Difference between revisions of "Alan Hensel"

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(New page: {{Person|name=Alan Hensel|alma=Carnegie Mellon University|res=United States}} '''Alan Hensel''' is a Life enthusiast who is most widely known for his homepage dev...)
 
(mentioned Hensel notation per https://www.conwaylife.com/forums/viewtopic.php?p=88629#p88629)
 
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{{Person|name=Alan Hensel|alma=Carnegie Mellon University|res=United States}}
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{{Person|name=Alan Hensel|born=November 3, 1967|alma=Carnegie Mellon University|res=United States}}
'''Alan Hensel''' is a [[Conway's Game of Life|Life]] enthusiast who is most widely known for his homepage devoted to the Game of Life.
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'''Alan Hensel''' is a [[Conway's Game of Life|Life]] enthusiast who is most widely known for his homepage devoted to the Game of Life. His hobby was Life pattern collecting from about 1987-2002.  
  
His notable pattern discoveries include the [[asymmetric pre-pulsar spaceship]] and (along with [[Hartmut Holzwart]]) the first orthogonal [[:Category:Spaceships with speed c/2|c/2]] period 28 [[spaceship]].
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His first published Life program was a 3-line Basic program that won a contest and was published in the May, 1986 issue of 80micro magazine. He went on to rewrite the algorithm in Miles Bader's life program at Carnegie Mellon University, which influenced Jon Bennett's implementation of Xlife. After college, having a pattern collection on a floppy disk but no decent Life program on his PC, he took it upon himself to write a highly optimized Life program in C and 8086 Assembly for MS-DOS, which came to be known by its last two release numbers, Life 1.05 and Life 1.06. The lessons learned in the design of this program were applied to his first Java applet in 1996, which is still available on his site. The published algorithm used in this applet inspired similar implementations in Life32 and Golly.
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In the process of collecting patterns, Alan made a few discoveries. Line puffers were discovered by accident while playing with Hartmut Holzwart's orthogonal c/2 spaceships. Also while playing with Hartmut Holzwart's spaceships, Alan came up with the idea of what was to become known as spacefillers. Alan also made numerous other refinements, always seeking to include interesting variations in his collections.
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Other minor pattern discoveries include the [[asymmetric pre-pulsar spaceship]] and (along with [[Hartmut Holzwart]]) the first [[c/2 orthogonal]] period 28 [[spaceship]].
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Hensel is also known for the invention of [[Hensel notation]], which is used to describe isotropic non-totalistic cellular automata.
  
 
{{PatternsFoundBy|name=Alan Hensel}}
 
{{PatternsFoundBy|name=Alan Hensel}}
  
 
==References==
 
==References==
*{{cite web|url=http://c2.com/cgi/wiki?AlanHensel |title=Alan Hensel|publisher=c2.com |accessdate=May 8, 2009}}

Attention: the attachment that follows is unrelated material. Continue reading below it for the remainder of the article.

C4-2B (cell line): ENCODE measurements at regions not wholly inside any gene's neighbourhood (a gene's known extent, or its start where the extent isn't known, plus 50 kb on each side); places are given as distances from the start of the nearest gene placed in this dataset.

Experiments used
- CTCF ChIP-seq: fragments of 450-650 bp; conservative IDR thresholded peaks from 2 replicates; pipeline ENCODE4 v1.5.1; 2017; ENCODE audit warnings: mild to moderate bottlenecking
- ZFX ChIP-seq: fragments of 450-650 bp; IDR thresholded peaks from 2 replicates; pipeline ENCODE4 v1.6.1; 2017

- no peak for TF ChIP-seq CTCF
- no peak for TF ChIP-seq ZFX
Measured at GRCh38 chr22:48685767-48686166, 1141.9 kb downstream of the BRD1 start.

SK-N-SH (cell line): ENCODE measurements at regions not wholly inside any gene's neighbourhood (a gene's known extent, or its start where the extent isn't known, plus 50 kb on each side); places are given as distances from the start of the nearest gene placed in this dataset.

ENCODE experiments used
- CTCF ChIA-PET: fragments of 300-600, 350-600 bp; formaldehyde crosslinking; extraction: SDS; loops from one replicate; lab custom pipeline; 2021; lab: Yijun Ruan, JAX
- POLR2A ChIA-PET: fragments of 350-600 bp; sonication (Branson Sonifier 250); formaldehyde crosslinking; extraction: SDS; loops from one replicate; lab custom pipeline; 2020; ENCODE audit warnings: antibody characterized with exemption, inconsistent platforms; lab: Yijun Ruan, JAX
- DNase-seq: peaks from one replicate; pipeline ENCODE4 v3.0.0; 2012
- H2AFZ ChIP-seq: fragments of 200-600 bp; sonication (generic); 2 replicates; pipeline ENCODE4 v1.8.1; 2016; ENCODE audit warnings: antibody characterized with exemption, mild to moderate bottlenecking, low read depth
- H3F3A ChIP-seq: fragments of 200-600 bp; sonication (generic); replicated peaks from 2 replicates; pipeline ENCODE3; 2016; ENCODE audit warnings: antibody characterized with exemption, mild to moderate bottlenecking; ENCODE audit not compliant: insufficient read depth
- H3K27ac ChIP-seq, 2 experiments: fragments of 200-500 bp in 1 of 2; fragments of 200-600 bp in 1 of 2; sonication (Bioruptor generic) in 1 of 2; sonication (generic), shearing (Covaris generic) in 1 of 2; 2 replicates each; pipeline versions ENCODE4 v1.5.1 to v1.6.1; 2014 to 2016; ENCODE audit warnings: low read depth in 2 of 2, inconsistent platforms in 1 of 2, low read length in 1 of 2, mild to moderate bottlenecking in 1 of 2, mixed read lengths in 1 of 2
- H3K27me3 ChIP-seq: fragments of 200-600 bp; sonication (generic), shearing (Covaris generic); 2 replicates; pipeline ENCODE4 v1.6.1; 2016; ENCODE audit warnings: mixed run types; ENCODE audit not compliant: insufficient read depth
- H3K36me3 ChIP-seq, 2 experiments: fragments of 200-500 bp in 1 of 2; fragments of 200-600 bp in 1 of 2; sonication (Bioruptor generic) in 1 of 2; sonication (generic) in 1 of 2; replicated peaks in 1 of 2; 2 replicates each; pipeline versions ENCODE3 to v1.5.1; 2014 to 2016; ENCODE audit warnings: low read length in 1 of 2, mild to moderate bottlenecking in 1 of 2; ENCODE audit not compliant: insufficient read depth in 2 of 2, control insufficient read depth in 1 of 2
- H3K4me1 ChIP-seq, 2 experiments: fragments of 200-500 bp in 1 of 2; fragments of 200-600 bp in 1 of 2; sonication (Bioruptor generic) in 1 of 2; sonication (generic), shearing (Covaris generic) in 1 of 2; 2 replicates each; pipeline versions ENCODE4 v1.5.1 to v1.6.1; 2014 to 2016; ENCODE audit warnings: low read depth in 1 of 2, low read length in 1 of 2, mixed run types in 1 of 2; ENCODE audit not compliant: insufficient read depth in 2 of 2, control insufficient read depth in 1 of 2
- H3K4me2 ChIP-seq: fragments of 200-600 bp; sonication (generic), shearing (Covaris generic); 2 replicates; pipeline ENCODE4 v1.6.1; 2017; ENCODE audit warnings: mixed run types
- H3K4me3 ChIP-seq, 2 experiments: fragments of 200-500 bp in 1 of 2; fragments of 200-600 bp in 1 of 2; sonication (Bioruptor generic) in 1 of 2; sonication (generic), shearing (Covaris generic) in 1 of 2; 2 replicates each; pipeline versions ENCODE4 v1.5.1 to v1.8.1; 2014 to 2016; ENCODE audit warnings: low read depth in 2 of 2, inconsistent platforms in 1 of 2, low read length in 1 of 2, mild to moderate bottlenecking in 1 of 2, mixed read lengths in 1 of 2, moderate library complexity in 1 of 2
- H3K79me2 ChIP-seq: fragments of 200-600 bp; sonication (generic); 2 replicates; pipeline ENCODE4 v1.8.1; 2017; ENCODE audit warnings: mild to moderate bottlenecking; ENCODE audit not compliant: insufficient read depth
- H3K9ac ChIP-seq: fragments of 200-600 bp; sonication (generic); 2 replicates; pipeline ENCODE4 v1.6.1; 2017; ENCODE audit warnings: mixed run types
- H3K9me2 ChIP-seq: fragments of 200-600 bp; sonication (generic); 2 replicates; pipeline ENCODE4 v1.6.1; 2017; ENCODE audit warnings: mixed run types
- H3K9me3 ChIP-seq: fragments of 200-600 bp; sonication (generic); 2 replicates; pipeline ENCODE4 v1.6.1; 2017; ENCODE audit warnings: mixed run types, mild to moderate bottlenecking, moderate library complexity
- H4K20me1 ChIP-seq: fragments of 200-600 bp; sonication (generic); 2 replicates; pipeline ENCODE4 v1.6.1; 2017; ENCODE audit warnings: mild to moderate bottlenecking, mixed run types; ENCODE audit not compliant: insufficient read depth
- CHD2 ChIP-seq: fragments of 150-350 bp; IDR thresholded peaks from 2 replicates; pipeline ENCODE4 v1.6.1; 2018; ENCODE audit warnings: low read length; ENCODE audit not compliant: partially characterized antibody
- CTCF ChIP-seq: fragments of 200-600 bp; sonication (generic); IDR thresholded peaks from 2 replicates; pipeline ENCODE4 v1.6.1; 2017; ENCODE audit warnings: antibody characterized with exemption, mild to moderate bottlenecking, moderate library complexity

*{{cite web|url=http://entropymine.com/jason/life/status.html |title=Game of Life Status page |accessdate=May 8, 2009}}
 
*{{cite web|url=http://entropymine.com/jason/life/status.html |title=Game of Life Status page |accessdate=May 8, 2009}}
  
 
==External links==
 
==External links==
 
*[http://www.ibiblio.org/lifepatterns/ Life page] of Alan Hensel
 
*[http://www.ibiblio.org/lifepatterns/ Life page] of Alan Hensel
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{{DEFAULTSORT:Hensel, Alan}}

Latest revision as of 15:43, 1 February 2020

Alan Hensel
Born November 3, 1967
Residence United States
Nationality Unknown
Institutions Unknown
Alma mater Carnegie Mellon University

Alan Hensel is a Life enthusiast who is most widely known for his homepage devoted to the Game of Life. His hobby was Life pattern collecting from about 1987-2002.

His first published Life program was a 3-line Basic program that won a contest and was published in the May, 1986 issue of 80micro magazine. He went on to rewrite the algorithm in Miles Bader's life program at Carnegie Mellon University, which influenced Jon Bennett's implementation of Xlife. After college, having a pattern collection on a floppy disk but no decent Life program on his PC, he took it upon himself to write a highly optimized Life program in C and 8086 Assembly for MS-DOS, which came to be known by its last two release numbers, Life 1.05 and Life 1.06. The lessons learned in the design of this program were applied to his first Java applet in 1996, which is still available on his site. The published algorithm used in this applet inspired similar implementations in Life32 and Golly.

In the process of collecting patterns, Alan made a few discoveries. Line puffers were discovered by accident while playing with Hartmut Holzwart's orthogonal c/2 spaceships. Also while playing with Hartmut Holzwart's spaceships, Alan came up with the idea of what was to become known as spacefillers. Alan also made numerous other refinements, always seeking to include interesting variations in his collections.

Other minor pattern discoveries include the asymmetric pre-pulsar spaceship and (along with Hartmut Holzwart) the first c/2 orthogonal period 28 spaceship.

Hensel is also known for the invention of Hensel notation, which is used to describe isotropic non-totalistic cellular automata.

Patterns found by Alan Hensel

H

P

References

External links